To be chumped is to be conspired against.
Does that sound paranoid? Over the top? Like I’ve got a tinfoil radio transmitter in my head?
To change the narrative, we really need to get straight on this part, people. To be chumped is to be conspired against. Actively and with aforethought.
If you’re super lucky, it’s just a conspiracy of two — your cheater and the affair partner. More likely, however, it’s a wider conspiracy. Friends, neighbors, in-laws, co-workers knew of the affair(s) before you did. In the worst cases, your children knew.
D-Day is a continual horror show, often because you discover the betrayal goes so much deeper than just your partner. There’s an entire cabal of people who knew and didn’t tell you. Some for enjoyment, because they think you deserve it, some to snigger, because others’ misfortune is entertaining, some for lofty notions of amoral superiority “Who knows what goes on inside a marriage?” (except you’ll later find that half of that mystery is your fault), many with discomfort (“Should I tell? I don’t want them to kill the messenger!”), and some carry this shitty cheater secret and it’s traumatizing them.
How do I know? Because they write to me.
“My mom is cheating on my dad. Please help. I can’t say anything because my younger brother has suicidal depression and I fear my parents divorcing will push him over the edge.”
“Help. I just discovered my dad is cheating on his girlfriend. She’s really nice, but she doesn’t know and I feel bad because they’ve just moved in and I like her son. But when I think about telling, I remember how scary my dad can get…”
I get a lot of sad letters. These are some of the saddest. And the point of view of the kids is never told in the infidelity narrative, except to say “It’s not your business what goes on in your parents marriage.”
(In a recent letter, a therapist had told a young woman this, in re her mother’s continual cheating.)
I’m sure that therapist thought she was being neutral and fair-minded.
Bullshit. Inherent in this advice is — the mother’s entitlement is more important than the harm she is inflicting on the father, the letter writer, and her siblings.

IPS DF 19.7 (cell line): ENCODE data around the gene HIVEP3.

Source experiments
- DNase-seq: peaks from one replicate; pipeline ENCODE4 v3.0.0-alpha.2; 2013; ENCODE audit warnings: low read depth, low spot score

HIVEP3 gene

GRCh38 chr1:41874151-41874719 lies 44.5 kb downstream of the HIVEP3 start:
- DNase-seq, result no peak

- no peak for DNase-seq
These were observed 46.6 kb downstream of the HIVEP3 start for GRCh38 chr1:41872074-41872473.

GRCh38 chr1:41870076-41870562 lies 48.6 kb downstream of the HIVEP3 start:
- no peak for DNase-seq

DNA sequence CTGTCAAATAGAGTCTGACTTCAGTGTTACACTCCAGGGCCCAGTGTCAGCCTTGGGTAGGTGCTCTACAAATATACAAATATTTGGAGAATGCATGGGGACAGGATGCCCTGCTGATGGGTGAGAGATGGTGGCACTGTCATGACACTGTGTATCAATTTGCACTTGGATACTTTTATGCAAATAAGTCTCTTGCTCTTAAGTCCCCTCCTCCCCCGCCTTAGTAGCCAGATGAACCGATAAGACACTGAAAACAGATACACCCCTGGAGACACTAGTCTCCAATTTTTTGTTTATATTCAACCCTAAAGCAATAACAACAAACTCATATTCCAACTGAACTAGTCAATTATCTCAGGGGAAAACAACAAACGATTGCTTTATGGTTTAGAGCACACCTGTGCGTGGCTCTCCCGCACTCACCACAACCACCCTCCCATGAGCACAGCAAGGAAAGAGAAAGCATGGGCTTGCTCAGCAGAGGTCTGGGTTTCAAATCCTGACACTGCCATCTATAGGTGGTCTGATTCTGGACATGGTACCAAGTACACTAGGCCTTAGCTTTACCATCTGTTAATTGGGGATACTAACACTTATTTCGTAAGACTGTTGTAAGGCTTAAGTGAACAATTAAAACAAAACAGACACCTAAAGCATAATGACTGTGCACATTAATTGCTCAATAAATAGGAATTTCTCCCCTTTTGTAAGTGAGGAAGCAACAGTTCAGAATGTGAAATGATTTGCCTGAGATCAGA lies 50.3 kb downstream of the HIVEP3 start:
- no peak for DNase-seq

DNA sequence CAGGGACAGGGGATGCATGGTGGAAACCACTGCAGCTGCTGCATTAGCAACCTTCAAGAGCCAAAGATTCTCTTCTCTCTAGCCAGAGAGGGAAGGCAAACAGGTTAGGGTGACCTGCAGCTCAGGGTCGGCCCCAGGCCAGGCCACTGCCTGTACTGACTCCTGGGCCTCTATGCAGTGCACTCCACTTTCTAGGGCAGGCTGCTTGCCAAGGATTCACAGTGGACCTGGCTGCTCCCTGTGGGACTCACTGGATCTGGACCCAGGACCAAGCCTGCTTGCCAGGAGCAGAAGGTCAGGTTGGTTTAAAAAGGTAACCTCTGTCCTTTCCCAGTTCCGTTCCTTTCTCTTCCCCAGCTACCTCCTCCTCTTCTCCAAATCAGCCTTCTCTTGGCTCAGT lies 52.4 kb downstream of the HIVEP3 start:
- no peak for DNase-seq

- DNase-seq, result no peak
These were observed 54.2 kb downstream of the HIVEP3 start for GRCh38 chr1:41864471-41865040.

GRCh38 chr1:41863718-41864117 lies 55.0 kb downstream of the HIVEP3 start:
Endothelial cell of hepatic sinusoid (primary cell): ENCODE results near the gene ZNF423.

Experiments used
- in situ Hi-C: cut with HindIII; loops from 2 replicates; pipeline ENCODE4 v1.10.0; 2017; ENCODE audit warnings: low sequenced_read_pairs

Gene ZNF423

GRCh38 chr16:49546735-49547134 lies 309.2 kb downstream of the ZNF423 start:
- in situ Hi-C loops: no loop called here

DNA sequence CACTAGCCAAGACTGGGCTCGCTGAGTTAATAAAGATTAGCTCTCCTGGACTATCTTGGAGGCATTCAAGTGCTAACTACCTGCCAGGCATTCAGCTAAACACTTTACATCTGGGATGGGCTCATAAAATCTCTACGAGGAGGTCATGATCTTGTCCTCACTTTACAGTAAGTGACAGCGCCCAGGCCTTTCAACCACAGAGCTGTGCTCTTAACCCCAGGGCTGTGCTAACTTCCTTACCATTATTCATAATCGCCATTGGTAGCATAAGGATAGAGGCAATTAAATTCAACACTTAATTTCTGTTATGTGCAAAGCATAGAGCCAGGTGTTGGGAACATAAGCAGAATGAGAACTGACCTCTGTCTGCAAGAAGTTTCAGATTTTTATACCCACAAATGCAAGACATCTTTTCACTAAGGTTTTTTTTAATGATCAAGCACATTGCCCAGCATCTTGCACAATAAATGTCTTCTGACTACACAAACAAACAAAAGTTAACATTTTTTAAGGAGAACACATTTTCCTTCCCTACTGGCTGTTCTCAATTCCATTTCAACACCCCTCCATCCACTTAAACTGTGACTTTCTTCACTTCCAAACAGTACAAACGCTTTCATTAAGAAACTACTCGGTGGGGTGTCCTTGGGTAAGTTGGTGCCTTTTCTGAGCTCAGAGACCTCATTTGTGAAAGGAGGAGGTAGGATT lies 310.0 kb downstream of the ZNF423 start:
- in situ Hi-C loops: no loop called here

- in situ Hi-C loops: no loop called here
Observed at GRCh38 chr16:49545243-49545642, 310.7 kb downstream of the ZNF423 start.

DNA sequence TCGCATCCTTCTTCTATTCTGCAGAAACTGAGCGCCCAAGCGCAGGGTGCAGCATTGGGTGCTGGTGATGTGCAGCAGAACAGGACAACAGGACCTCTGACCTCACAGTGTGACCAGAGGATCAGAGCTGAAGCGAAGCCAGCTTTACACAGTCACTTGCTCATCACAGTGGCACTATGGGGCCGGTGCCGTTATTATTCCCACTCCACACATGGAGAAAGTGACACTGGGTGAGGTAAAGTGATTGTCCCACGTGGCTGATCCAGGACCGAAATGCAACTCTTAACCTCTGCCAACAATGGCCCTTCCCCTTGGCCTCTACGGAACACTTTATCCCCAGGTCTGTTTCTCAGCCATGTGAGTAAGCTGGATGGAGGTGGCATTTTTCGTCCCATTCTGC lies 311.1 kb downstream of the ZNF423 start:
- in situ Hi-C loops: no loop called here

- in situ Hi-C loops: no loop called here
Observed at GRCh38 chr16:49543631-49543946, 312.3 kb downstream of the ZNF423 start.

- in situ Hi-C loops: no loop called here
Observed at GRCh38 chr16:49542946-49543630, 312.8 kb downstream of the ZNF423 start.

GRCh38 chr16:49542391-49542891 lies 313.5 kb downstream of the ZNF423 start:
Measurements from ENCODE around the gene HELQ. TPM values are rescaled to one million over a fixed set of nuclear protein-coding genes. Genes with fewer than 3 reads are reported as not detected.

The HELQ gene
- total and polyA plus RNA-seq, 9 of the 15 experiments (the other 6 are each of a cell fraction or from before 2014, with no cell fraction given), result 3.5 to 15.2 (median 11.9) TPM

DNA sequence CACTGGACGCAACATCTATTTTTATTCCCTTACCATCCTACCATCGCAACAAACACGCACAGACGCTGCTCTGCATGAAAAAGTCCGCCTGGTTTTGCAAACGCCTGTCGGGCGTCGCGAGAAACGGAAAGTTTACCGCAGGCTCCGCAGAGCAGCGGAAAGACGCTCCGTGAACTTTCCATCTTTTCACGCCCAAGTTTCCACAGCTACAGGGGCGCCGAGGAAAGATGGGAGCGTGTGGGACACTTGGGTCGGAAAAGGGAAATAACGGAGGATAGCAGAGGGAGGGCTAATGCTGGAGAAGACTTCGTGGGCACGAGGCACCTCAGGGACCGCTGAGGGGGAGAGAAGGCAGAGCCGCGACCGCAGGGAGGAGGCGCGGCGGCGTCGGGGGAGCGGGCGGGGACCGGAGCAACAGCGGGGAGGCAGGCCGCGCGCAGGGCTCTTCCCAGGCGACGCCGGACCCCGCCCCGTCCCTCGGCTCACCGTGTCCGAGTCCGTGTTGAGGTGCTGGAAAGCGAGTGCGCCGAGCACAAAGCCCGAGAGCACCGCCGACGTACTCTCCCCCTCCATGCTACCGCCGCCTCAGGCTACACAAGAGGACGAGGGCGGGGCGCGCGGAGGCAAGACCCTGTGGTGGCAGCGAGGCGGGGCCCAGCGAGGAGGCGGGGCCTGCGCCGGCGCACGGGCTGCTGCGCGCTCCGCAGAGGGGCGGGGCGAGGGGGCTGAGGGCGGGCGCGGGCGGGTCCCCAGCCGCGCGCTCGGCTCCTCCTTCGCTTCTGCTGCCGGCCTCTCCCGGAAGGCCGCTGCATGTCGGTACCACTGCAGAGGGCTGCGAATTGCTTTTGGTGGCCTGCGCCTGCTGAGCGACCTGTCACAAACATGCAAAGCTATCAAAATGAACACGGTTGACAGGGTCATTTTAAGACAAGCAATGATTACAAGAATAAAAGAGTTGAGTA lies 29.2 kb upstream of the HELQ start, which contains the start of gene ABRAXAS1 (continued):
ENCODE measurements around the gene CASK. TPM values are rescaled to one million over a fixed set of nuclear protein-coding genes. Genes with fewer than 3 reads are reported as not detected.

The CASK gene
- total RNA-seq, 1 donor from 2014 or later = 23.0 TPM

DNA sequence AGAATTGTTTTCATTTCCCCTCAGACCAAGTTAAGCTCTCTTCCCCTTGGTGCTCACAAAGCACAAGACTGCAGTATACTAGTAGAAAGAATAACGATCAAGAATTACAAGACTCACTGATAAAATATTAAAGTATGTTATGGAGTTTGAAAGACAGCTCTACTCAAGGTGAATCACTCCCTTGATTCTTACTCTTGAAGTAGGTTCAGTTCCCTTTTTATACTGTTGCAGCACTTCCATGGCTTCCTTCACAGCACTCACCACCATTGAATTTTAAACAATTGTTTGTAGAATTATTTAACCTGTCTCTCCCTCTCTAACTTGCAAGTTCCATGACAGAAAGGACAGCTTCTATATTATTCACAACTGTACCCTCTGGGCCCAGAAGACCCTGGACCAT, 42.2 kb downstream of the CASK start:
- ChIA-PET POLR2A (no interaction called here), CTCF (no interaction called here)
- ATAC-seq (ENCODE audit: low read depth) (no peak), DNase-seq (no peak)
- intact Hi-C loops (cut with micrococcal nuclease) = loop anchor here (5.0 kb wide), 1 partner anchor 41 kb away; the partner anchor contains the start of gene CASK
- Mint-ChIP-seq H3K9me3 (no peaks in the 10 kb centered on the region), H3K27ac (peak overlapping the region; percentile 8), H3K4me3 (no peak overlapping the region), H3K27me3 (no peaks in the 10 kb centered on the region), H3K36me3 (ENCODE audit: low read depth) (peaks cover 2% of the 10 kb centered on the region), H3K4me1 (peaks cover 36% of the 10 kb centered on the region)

When someone asks you to keep their secrets? Or emotionally blackmails you into keeping a secret (If you tell TERRIBLE THINGS WILL HAPPEN THAT ARE ALL YOUR FAULT!) — whoa, IT. IS. YOUR. BUSINESS.
They just fucking made it your business by involving you.
I told that girl, the issue is not about the private sanctity of your parents’ marriage, it’s the position that your mother’s dishonesty put you in — a position of conspiracy against your dad. Drop that burden. Tell him. AND LET GO OF THE CONSEQUENCES.
“It’s not fair that you’re in the position of conspiring against your father by keeping your mother’s cheating secret. For THIS reason, I would tell. It’s not a fair burden. When you tell, you DO NOT CONTROL what your dad does with that info, or your siblings for that matter. You are telling for YOU. Because fuck the secret, fuck the conspiracy, fuck the unfair burden. If it’s not too awful to do, it’s not too awful to talk about. Your dad might reconcile, he might leave. Not your problem, your fault, nothing. YOU matter! And part of mattering is not carrying secrets that hurt you.
Your family might be mad at you. Okay. They’ve got to work out their lives for themselves. That’s easier with the truth than without it.”
Let’s change the narrative. Stop the secrets. And shame on any parent that makes their kids carry them.
Every time you support Chump Nation on Patreon, the Yellow-Bellied Bullshitter moves closer towards the Endangered Species list.